More Articles

Browse More

Product Specials

Dentists Issue Gum Disease Warning During American Stroke Month

Posted on May 16, 2012

 

Bethesda, Maryland (PRWEB) May 15, 2012 -- Mark Taff, DDS and Brad Levine, DDS, who have practiced in the Bethesda, MD, area for more than 35 years, are raising awareness during American Stroke Month about the connections between gum disease and other life-threatening illnesses associated with bacteria in the mouth.

"A healthy and clean mouth can actually guard against a host of debilitating illnesses. Regular dental check-ups and the daily removal of bacteria that causes inflammation and periodontal disease, reduces the risk of many systemic diseases," say Dr. Levine.

The Surgeon General reports that at least 80% of American adults have gum disease. Bacteria in the mouth at the very least causes cavities, but the same bacteria causes periodontal disease and can travel through one’s bloodstream to other parts of the body causing or complicating systemic illnesses. According to the American Academy for Oral Systemic Health (AAOSH), 93% of people with gum disease are at risk for diabetes.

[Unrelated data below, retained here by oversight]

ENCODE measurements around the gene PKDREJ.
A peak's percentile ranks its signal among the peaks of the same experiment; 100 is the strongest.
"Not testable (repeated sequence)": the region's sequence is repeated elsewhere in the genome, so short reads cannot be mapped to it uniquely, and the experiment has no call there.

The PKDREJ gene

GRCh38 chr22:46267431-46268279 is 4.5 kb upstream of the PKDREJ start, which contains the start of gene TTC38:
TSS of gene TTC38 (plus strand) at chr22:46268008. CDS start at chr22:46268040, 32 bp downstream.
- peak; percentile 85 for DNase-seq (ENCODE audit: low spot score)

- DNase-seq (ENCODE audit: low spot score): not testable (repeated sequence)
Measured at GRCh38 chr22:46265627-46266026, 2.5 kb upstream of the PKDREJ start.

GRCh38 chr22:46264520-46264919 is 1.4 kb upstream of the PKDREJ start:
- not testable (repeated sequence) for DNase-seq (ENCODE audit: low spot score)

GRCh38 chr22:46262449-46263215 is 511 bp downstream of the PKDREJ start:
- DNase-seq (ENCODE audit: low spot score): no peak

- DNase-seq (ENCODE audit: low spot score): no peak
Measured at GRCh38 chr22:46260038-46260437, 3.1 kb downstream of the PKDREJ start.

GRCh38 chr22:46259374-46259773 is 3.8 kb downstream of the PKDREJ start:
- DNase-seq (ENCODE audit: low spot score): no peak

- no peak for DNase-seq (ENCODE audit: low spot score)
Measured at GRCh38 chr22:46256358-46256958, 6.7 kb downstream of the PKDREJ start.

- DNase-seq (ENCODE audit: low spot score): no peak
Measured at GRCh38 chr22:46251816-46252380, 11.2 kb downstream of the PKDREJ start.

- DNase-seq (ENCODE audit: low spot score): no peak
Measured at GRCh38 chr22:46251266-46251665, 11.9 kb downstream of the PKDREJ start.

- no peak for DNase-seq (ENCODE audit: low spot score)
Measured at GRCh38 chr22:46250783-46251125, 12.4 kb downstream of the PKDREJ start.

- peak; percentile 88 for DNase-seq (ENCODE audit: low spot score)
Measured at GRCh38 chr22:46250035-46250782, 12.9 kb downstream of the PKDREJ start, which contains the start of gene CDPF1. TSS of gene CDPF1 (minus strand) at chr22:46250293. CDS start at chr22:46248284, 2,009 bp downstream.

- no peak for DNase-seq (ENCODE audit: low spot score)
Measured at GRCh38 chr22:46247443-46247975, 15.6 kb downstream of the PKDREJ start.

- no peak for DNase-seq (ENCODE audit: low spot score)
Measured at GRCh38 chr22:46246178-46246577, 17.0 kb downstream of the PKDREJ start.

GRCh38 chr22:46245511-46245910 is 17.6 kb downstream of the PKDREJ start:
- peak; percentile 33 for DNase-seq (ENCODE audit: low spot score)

The doctors also note that gum disease increases the risk for head and neck cancer along with an increased risk of premature death by 400% to 700%. Research has found an association between gum disease and rheumatoid arthritis, pancreatic and kidney cancer, as well as the risk of a pregnant mother giving birth to a child with abnormal weight. According to Mayo Clinic, tooth loss and gum disease increases the risk of Alzheimer's disease and high blood pressure.

The good news is "all of this risk can be reduced substantially," according to Dr. Taff. "Removing plaque and tartar from one’s teeth with regular brushing twice daily, along with consistent daily use of dental floss will prevent bacteria from finding a permanent home and substantially reduce inflammation."

The American Stroke Association created the month long awareness campaign to assist the public in understanding the risks involved in not having regular dental visits.